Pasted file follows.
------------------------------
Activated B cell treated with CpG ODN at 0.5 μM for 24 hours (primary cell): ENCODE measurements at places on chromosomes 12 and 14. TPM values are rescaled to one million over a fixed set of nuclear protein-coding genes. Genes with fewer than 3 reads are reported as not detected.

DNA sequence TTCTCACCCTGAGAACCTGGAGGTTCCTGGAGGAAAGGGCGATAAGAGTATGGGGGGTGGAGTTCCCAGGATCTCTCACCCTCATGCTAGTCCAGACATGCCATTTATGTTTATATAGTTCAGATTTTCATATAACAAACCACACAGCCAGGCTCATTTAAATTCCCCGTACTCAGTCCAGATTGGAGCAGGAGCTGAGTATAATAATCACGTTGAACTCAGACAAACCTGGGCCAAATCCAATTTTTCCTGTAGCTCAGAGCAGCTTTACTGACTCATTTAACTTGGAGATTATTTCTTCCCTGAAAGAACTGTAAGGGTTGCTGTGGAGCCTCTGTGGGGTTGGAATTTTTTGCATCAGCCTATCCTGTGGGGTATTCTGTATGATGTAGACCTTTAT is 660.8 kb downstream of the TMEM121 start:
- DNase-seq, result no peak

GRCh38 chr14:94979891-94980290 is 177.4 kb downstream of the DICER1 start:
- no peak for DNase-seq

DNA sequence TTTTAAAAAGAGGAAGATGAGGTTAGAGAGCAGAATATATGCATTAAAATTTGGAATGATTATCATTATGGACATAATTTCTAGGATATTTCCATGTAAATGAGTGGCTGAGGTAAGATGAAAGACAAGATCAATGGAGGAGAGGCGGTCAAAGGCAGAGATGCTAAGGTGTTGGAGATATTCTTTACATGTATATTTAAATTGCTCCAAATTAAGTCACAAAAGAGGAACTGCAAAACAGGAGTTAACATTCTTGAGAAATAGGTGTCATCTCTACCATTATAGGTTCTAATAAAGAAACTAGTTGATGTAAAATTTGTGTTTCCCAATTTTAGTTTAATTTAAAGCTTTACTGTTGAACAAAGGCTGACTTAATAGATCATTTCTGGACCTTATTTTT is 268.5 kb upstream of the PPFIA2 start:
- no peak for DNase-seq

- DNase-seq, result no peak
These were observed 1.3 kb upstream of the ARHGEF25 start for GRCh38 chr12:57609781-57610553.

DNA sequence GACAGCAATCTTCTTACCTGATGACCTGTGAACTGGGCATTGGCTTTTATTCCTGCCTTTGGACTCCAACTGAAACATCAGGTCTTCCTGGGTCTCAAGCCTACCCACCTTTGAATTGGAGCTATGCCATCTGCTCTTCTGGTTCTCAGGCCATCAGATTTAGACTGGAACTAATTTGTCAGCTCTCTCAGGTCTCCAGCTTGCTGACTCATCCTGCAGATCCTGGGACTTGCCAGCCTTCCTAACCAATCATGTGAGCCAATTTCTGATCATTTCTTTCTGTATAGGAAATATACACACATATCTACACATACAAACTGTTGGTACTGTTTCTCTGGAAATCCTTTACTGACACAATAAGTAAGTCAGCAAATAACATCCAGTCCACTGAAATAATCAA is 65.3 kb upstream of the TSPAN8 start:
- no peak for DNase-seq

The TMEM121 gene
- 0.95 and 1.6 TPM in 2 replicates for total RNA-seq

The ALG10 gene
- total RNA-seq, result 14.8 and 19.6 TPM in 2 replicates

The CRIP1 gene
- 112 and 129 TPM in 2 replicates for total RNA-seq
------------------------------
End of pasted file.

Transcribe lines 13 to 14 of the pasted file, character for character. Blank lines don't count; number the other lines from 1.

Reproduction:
- 0.95 and 1.6 TPM in 2 replicates for total RNA-seq

The ALG10 gene